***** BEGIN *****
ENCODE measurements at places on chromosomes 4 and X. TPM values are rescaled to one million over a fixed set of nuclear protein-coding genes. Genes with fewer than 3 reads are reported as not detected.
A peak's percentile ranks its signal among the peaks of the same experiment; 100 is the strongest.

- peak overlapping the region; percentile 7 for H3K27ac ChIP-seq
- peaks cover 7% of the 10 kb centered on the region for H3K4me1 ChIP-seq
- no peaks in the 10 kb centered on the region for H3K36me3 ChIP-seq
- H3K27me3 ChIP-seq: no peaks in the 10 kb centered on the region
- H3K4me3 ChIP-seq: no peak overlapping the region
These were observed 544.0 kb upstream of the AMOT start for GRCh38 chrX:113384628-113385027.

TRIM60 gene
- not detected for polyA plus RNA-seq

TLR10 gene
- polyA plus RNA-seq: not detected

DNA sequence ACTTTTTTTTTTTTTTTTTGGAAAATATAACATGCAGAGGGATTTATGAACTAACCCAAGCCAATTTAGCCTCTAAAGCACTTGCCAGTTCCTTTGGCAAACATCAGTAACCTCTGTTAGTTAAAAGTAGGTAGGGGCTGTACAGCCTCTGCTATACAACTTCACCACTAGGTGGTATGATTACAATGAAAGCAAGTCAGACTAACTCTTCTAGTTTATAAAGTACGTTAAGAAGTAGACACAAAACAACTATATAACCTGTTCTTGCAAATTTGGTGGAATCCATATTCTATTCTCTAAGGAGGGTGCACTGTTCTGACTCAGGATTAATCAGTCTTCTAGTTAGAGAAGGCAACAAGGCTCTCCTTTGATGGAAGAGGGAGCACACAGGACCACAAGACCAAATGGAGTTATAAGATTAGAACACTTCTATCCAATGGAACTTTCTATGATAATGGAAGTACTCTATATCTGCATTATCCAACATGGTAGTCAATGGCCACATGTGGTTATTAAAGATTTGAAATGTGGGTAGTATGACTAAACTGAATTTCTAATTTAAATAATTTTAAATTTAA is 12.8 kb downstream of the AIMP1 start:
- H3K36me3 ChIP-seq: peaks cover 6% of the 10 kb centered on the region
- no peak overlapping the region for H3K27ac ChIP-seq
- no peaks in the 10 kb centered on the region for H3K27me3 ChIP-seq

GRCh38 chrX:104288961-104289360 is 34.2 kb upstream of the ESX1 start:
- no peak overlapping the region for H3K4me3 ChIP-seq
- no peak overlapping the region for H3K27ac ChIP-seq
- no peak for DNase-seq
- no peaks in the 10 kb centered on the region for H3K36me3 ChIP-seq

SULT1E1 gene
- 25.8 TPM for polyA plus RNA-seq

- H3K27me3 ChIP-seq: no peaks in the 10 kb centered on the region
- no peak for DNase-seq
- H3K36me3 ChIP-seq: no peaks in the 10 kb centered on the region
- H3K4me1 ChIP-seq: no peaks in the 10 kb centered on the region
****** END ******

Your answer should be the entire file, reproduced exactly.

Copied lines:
ENCODE measurements at places on chromosomes 4 and X. TPM values are rescaled to one million over a fixed set of nuclear protein-coding genes. Genes with fewer than 3 reads are reported as not detected.
A peak's percentile ranks its signal among the peaks of the same experiment; 100 is the strongest.

- peak overlapping the region; percentile 7 for H3K27ac ChIP-seq
- peaks cover 7% of the 10 kb centered on the region for H3K4me1 ChIP-seq
- no peaks in the 10 kb centered on the region for H3K36me3 ChIP-seq
- H3K27me3 ChIP-seq: no peaks in the 10 kb centered on the region
- H3K4me3 ChIP-seq: no peak overlapping the region
These were observed 544.0 kb upstream of the AMOT start for GRCh38 chrX:113384628-113385027.

TRIM60 gene
- not detected for polyA plus RNA-seq

TLR10 gene
- polyA plus RNA-seq: not detected

DNA sequence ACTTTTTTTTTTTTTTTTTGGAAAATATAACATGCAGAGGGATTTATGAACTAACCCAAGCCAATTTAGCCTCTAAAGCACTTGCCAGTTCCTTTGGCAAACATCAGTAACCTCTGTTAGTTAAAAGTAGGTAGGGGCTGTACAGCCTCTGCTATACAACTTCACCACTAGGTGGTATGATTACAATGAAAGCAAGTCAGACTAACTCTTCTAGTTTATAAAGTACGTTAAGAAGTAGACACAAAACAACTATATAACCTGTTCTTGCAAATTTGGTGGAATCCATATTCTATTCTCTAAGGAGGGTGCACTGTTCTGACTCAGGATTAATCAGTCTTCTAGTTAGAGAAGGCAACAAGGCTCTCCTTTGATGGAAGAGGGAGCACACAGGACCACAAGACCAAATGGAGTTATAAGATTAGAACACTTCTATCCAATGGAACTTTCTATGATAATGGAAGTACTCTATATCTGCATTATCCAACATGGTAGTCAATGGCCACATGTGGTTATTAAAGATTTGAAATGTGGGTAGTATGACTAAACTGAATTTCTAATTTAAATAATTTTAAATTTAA is 12.8 kb downstream of the AIMP1 start:
- H3K36me3 ChIP-seq: peaks cover 6% of the 10 kb centered on the region
- no peak overlapping the region for H3K27ac ChIP-seq
- no peaks in the 10 kb centered on the region for H3K27me3 ChIP-seq

GRCh38 chrX:104288961-104289360 is 34.2 kb upstream of the ESX1 start:
- no peak overlapping the region for H3K4me3 ChIP-seq
- no peak overlapping the region for H3K27ac ChIP-seq
- no peak for DNase-seq
- no peaks in the 10 kb centered on the region for H3K36me3 ChIP-seq

SULT1E1 gene
- 25.8 TPM for polyA plus RNA-seq

- H3K27me3 ChIP-seq: no peaks in the 10 kb centered on the region
- no peak for DNase-seq
- H3K36me3 ChIP-seq: no peaks in the 10 kb centered on the region
- H3K4me1 ChIP-seq: no peaks in the 10 kb centered on the region